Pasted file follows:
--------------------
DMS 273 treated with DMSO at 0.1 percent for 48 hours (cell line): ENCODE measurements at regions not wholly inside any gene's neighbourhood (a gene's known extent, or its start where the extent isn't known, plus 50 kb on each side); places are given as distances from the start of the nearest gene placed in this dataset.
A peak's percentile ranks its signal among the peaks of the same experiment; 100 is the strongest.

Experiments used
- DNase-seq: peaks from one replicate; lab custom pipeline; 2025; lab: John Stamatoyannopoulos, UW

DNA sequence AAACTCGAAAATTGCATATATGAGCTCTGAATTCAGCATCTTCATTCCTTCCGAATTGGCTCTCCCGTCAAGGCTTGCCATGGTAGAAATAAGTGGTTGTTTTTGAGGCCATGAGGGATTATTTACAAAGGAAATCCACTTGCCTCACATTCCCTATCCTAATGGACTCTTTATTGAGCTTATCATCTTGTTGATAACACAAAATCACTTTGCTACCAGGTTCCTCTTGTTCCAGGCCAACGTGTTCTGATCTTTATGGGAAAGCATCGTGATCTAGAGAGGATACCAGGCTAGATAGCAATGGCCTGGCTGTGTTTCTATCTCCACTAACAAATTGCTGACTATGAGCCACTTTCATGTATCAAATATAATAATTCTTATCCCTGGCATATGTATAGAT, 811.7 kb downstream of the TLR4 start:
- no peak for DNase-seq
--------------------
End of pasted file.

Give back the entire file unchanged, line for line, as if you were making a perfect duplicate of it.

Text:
DMS 273 treated with DMSO at 0.1 percent for 48 hours (cell line): ENCODE measurements at regions not wholly inside any gene's neighbourhood (a gene's known extent, or its start where the extent isn't known, plus 50 kb on each side); places are given as distances from the start of the nearest gene placed in this dataset.
A peak's percentile ranks its signal among the peaks of the same experiment; 100 is the strongest.

Experiments used
- DNase-seq: peaks from one replicate; lab custom pipeline; 2025; lab: John Stamatoyannopoulos, UW

DNA sequence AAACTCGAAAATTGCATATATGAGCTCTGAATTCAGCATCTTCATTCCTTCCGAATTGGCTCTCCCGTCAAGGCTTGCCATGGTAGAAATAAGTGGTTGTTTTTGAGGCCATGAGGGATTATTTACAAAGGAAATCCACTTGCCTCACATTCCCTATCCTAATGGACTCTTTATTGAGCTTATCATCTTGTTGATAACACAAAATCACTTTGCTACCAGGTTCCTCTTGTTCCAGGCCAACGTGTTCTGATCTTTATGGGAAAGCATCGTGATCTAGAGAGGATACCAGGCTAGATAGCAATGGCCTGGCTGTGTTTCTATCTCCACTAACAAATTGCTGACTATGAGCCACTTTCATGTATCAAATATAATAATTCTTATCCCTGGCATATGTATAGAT, 811.7 kb downstream of the TLR4 start:
- no peak for DNase-seq